Friday, June 27, 2008

Miners' Memorial Weekend in Cumberland, B.C.: A Tribute to "Ginger" Goodwin

This weekend, from Friday night until Saturday evening, the town of Cumberland, British Columbia, commemorates its mining heritage. The programme for the weekend's events may be found here. The remembrance begins tonight with a concert of workers' music. A workers' breakfast on Saturday morning, a tribute to Ginger Goodwin with entertainment at the Miners' Memorial, and dinner and dancing on Saturday evening round out the event.

The tribute to the memory of Ginger Goodwin is effectively the raison d'etre of this weekend's event. So, a brief background is in order before we get to the entertainment.

On the slopes of Alone Mountain, outside the mining town of Cumberland, on Vancouver Island, British Columbia, Albert "Ginger" Goodwin was shot dead by a single bullet fired by Special Constable Dan Campbell of the Dominion Police. The date was July 27, 1918.

Ginger Goodwin was a coal miner who very quickly rose to prominence in the labour movement of British Columbia. Born on May 10, 1887, in Treeton, England, Goodwin first entered the coal mines in 1902, at the age of 15. In 1906, he emigrated to Canada, and again took up coal mining at the Dominion No.2 mines in Glace Bay, Nova Scotia. In 1909-10, he joined in the United Mine Workers of America strike for union recognition. The strike was ultimately unsuccessful, and many of the strikers found their services were no longer required in the aftermath.

In 1910 Goodwin, like many Nova Scotia miners, headed west. Many found work in the coal fields opening in the Crow's Nest Pass and in the badlands of the Red Deer Valley, although mining work in these fields could be sporadic and seasonal, requiring often only an itinerant workforce. Goodwin continued on to the mines on Vancouver Island, stopping to work as a miner and mule driver for Cumberland's Canadian Collieries Ltd. Again, he became active in mining politics, and participated in another unsuccessful union recognition strike by the United Mine Workers, from 1912-1914.

Unemployed again following the strike, Goodwin began organizing for the Social Party of Canada, and in 1915, he headed off to the Crow's Nest Pass to secure work as a pony driver in the mines there. In 1916, he moved to Trail, B.C. for another mining job, this time as a smelter. He ran unsuccessfully as the Socialist Party candidate for Trail in the B.C. provincial election of that year. However, in 1917, Goodwin was elected Vice President of the B.C. Federation of Labour.

That same year, with the (re)election of Robert Borden's Union Government, conscription was introduced, as a measure to try to shore up Canada's military complement in the Great War, and provide some necessary relief for Canada's battle-weary soldiers. For a socialist and pacifist like Ginger Goodwin, conscription posed a problem. He would not have volunteered to fight of his own accord. But when he received his notice to report for examination and induction into the Overseas Expeditionary Force, his principles could not longer be hypothetical.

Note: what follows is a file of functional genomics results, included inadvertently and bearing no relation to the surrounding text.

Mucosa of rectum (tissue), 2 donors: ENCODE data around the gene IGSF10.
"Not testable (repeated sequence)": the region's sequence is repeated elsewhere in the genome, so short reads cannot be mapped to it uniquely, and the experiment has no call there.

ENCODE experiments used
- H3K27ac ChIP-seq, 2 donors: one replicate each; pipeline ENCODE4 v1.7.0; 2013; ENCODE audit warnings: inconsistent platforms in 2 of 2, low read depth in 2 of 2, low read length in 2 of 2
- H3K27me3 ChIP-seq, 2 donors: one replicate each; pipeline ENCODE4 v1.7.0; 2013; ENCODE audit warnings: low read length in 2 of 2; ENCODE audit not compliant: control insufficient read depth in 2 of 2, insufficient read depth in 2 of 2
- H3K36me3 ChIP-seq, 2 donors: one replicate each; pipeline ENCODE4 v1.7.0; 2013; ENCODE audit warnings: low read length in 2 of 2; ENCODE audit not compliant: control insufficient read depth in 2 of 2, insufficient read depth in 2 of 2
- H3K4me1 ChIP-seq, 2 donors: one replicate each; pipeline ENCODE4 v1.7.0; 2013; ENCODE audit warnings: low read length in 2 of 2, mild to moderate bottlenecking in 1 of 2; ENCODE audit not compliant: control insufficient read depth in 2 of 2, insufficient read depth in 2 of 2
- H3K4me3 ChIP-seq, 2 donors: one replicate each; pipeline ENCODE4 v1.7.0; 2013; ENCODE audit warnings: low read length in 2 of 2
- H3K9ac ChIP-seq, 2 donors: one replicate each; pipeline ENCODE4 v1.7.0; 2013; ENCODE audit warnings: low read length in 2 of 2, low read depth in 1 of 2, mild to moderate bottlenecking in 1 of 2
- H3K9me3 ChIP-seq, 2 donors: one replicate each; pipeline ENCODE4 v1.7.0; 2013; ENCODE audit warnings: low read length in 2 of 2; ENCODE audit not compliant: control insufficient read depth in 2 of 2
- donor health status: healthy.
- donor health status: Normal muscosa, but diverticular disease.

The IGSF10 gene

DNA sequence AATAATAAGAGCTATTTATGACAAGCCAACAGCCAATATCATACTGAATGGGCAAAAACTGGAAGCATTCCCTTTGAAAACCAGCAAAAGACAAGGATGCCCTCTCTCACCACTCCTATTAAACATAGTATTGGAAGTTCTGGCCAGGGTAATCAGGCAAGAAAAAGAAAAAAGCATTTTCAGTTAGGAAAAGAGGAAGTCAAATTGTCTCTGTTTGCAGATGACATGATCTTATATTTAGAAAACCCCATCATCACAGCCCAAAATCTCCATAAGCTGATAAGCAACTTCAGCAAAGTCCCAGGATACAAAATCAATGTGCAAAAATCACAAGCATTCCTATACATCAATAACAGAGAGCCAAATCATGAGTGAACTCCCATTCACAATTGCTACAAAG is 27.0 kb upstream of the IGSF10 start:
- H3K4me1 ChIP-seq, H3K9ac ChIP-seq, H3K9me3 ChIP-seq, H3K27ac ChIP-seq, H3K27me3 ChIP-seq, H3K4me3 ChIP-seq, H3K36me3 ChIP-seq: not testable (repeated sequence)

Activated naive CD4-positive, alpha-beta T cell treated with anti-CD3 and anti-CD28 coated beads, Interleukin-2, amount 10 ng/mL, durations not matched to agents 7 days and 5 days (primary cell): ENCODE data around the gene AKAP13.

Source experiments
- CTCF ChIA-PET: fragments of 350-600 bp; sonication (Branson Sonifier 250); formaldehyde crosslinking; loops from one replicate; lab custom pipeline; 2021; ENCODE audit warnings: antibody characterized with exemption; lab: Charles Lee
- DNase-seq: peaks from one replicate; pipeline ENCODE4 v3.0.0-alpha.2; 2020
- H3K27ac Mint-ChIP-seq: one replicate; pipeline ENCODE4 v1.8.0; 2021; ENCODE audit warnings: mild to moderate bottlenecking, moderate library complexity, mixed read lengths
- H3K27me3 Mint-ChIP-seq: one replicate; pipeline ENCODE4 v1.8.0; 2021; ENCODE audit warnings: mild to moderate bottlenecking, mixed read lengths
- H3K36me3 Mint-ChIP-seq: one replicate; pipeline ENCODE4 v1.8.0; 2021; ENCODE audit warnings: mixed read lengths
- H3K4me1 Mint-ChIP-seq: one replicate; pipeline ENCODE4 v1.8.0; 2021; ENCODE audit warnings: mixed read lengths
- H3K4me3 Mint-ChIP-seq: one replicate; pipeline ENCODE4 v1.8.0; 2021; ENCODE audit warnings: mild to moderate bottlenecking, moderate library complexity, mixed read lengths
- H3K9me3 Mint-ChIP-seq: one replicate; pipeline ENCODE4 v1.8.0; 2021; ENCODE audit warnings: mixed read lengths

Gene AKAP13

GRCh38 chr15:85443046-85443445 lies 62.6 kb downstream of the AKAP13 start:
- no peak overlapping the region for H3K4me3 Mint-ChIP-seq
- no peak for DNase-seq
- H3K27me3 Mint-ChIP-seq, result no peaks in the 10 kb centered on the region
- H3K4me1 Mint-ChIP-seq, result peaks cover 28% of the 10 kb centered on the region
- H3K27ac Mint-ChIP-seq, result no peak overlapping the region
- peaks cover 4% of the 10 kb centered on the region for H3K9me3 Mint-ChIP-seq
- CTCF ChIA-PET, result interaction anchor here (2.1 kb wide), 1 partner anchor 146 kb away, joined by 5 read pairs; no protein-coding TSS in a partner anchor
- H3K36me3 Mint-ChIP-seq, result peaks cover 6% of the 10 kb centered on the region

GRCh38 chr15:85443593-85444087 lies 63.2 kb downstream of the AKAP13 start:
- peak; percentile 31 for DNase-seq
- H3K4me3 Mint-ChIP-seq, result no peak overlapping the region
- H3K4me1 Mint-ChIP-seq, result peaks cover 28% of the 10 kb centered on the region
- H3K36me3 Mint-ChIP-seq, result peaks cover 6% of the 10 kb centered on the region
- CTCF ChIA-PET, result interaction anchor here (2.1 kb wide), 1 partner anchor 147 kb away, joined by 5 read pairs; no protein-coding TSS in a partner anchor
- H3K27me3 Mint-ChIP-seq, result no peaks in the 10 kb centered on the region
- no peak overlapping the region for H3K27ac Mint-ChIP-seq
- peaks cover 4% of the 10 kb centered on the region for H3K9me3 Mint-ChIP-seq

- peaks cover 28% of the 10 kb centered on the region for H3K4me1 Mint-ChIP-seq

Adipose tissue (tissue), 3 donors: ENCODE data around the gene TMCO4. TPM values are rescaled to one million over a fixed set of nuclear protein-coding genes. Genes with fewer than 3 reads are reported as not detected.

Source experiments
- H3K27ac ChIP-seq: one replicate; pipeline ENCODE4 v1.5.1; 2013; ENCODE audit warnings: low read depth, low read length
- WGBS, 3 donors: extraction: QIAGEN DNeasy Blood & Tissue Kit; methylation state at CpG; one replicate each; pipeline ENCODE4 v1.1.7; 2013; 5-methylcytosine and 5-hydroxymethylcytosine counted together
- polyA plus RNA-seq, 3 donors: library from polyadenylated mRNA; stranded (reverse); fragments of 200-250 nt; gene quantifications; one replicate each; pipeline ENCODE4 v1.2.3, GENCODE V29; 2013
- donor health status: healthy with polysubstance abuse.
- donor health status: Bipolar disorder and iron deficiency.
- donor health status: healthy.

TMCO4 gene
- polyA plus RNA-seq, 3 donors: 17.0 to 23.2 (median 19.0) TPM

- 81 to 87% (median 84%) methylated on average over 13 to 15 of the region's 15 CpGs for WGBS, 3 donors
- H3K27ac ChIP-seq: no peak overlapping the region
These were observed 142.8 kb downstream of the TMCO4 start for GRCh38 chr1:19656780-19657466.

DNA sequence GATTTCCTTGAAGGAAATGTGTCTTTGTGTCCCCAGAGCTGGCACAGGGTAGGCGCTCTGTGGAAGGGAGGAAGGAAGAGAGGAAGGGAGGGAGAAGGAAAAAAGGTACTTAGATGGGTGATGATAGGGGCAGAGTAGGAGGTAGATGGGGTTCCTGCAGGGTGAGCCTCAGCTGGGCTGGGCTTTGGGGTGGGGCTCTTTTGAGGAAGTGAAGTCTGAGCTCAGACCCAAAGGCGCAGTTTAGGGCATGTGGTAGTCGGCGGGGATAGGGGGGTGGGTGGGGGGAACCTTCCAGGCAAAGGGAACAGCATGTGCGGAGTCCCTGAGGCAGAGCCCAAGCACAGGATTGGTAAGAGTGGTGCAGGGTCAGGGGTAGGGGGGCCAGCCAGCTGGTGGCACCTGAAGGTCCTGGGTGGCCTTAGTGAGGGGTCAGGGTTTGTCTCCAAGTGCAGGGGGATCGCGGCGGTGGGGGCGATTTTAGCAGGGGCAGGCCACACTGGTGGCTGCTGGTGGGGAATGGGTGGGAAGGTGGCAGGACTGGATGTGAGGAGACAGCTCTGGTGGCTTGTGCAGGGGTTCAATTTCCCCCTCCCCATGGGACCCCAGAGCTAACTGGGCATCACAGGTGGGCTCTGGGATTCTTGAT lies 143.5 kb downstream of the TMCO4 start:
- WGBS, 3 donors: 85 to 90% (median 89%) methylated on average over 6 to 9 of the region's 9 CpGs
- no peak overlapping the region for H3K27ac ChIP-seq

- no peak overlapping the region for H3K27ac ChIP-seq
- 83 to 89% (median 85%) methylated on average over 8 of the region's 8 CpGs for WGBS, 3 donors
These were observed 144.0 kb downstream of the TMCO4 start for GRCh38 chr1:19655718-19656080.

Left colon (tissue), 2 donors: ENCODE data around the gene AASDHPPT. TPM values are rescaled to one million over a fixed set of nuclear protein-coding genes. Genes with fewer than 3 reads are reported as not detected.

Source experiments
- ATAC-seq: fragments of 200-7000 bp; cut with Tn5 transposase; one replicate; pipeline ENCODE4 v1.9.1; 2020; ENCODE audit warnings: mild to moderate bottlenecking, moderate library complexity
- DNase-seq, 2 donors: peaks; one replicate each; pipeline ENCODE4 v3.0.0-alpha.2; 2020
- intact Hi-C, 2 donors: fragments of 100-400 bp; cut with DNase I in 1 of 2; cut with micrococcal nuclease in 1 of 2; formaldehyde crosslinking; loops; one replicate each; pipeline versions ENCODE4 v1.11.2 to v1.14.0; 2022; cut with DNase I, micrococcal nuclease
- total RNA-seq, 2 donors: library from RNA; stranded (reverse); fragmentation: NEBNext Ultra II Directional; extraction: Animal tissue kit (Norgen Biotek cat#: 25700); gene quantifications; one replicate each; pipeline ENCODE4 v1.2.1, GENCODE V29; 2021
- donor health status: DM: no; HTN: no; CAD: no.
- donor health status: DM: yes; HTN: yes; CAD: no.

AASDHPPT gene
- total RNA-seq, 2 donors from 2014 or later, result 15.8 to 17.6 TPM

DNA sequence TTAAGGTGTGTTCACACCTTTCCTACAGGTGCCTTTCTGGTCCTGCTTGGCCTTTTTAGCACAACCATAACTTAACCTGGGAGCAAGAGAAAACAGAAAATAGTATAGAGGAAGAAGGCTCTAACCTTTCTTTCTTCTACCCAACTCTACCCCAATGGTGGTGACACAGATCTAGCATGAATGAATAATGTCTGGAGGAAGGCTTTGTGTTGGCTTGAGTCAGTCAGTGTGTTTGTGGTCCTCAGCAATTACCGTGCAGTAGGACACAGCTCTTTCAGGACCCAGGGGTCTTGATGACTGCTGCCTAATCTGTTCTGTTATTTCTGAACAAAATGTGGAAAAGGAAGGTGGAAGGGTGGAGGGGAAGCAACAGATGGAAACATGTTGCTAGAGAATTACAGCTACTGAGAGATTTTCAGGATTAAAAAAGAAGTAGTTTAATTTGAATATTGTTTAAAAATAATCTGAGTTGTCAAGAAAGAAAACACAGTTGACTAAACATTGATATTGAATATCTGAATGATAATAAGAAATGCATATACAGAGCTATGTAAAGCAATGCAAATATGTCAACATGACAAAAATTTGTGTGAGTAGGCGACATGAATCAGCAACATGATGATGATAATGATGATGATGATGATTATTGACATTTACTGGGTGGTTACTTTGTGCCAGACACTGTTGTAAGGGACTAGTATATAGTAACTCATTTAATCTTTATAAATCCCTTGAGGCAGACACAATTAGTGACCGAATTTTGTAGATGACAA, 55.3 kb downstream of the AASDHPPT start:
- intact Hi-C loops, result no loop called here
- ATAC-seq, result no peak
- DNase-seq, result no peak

Goodwin appealed his induction on the grounds that he was a pacifist, and therefore a conscientious objector. His appeal was heard and summarily rejected. In April 1918, he was ordered to report for military duty. So, rather than fight, he fled. Along with other conscientious objectors, Goodwin went into hiding or, as we might say nowadays, went underground (but not as a miner). Goodwin and his mates hid in the mountainous areas in the vicinity of Cumberland, where local residents often snuck them food and provisions.

Meanwhile, a Special Constabulary of the Dominion Police was established to track down and return men who were evading military service. One of those Special Constables was Dan Campbell. Campbell tracked OEF evaders on Vancouver Island with a team of two other constables. On July 27, 1918, as the three Special Constables fanned out in the brush outside of Cumberland, Campbell happened upon Ginger Goodwin. One shot rang out. Ginger Goodwin was dead. He was 31.

Goodwin's slaying sparked spontaneous outrage amongst the labour and working-class community of British Columbia, and even sparked a series of protest strikes in Vancouver. The miners of Cumberland threw a large ceremonial parade and funeral for Ginger Goodwin. Meanwhile, Dan Campbell was charged with manslaughter. He claimed self-defense. The case never went to trial.

For more information, anecdote, analysis, and detail visit here, here, here, and here.

If you can't be at Cumberland this weekend, here's a glimpse of last year's Memorial. And by the way, love 'em or hate 'em, or anything in between, you've got to admit that the 'old school' labour movement still has the greatest folk song culture.

So, for those who are descending on Cumberland, B.C., this weekend, from the Jack of Hearts: Enjoy your weekend. Hope the weather cooperates.

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